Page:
No Other Tale The Same: How My Parents Learned to Eat

How My Parents Learned to Eat by Ina R. Friedman and illustrated by Allen Say conveys the universal message of appreciating other cultures in a very simple, straightforward and charming manner. Everyone can appreciate and learn from this story, despite the fact that it is written for ages five to eight.

A young girl tells the tale of how her parents first learned how to eat - or really, learned to eat in a different way than they were used to growing up. Her mother is Japanese and her father is American, so when they first meet in Yokohama (he is stationed there as a solider), they are afraid to dine together. John is nervous because he doesn't know how to eat with chopsticks. Aiko is apprehensive because she doesn't know how to eat with a fork and knife. They secretly practice the other one's customs, and of course, when they go on their first dinner date, John is prepared to eat at a Japanese restaurant and Aiko is prepared to eat at an American restaurant. They resolve to alternate in the future, and the rest is history. The book ends with the little girl saying that some nights her family eats with chopsticks, and some nights her family eats with a knife and fork. Amazing.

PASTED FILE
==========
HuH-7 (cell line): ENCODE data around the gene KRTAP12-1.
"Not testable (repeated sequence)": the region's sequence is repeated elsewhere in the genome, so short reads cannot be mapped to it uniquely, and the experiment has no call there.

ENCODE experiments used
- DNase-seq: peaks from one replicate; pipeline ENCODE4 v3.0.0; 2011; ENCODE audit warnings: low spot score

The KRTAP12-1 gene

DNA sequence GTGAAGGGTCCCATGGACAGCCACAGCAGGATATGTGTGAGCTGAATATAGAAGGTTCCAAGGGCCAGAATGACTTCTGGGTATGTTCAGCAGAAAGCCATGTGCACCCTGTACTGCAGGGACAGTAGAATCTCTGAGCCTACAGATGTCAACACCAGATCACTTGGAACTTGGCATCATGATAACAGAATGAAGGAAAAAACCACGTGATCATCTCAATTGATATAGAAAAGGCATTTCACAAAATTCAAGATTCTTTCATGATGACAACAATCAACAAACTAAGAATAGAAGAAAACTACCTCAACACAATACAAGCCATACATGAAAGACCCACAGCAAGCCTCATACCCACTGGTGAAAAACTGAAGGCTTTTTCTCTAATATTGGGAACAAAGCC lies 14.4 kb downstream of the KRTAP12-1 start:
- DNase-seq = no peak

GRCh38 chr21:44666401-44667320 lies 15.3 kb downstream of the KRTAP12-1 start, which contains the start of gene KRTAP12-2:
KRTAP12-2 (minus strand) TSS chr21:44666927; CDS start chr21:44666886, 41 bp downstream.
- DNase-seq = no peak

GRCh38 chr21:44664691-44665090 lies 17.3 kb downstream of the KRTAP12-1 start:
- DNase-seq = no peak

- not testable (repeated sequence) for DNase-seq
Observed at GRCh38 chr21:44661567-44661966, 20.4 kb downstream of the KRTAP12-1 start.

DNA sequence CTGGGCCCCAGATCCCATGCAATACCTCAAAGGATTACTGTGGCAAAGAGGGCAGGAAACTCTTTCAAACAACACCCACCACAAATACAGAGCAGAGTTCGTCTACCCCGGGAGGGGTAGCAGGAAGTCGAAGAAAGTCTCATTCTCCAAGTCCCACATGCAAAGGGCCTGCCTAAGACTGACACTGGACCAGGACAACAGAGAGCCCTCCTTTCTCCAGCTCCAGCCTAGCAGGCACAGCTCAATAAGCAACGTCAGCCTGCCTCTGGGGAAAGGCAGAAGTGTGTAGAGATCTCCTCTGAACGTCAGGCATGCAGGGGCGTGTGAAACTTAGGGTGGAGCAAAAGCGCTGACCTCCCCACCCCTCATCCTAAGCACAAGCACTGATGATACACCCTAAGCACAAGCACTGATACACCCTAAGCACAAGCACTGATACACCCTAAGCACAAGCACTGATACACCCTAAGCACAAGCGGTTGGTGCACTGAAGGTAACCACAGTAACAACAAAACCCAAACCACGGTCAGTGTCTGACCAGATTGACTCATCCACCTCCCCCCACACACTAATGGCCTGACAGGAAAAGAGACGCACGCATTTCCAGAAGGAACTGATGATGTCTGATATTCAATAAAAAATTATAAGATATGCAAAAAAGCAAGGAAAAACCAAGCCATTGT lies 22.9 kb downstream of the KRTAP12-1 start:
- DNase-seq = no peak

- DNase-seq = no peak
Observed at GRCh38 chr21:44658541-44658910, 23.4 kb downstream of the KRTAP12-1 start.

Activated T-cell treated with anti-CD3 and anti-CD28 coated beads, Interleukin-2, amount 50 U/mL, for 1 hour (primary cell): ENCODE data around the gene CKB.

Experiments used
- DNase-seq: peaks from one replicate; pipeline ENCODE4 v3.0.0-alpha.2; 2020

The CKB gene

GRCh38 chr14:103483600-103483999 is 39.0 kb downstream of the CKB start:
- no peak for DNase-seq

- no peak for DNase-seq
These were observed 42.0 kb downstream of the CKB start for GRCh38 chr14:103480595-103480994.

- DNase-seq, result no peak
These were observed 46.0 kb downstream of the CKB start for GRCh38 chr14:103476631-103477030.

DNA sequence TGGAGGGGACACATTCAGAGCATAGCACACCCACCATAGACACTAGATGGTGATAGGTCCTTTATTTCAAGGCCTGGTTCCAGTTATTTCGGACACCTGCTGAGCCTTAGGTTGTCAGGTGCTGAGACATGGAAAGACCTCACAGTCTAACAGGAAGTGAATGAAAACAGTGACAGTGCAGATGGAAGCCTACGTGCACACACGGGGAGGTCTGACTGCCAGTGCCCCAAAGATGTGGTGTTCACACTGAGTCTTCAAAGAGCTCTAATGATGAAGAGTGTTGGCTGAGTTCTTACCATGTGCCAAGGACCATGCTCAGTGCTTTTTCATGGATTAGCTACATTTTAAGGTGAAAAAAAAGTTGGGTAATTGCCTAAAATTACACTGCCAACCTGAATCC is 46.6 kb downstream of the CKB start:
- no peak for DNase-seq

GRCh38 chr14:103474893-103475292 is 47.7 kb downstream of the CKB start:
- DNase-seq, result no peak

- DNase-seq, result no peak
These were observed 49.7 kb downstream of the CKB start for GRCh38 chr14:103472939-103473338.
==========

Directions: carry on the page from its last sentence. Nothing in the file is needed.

Without sounding preachy, Friedman shows an example of two individuals who, instead of judging one another, strived to understand one another instead. There wasn't the least bit of disgust on either end. Both John and Aiko, with open minds and curiosity, strive to simply understand each other. Yes, it's a simplistic thought, yet what if everyone really took this concept to heart?

Sasha Martin cooked at least one dish from every country in the world in her Global Table Adventure experiment with the goal of creating more peace through understanding culture, one bite at a time. Food connects all of us no matter how differently we eat, and of course, we all know that food is about more than simply nourishment. As John thinks to himself when he finally gets up the courage to ask Aiko to dinner, "It's hard to be happy if you're hungry."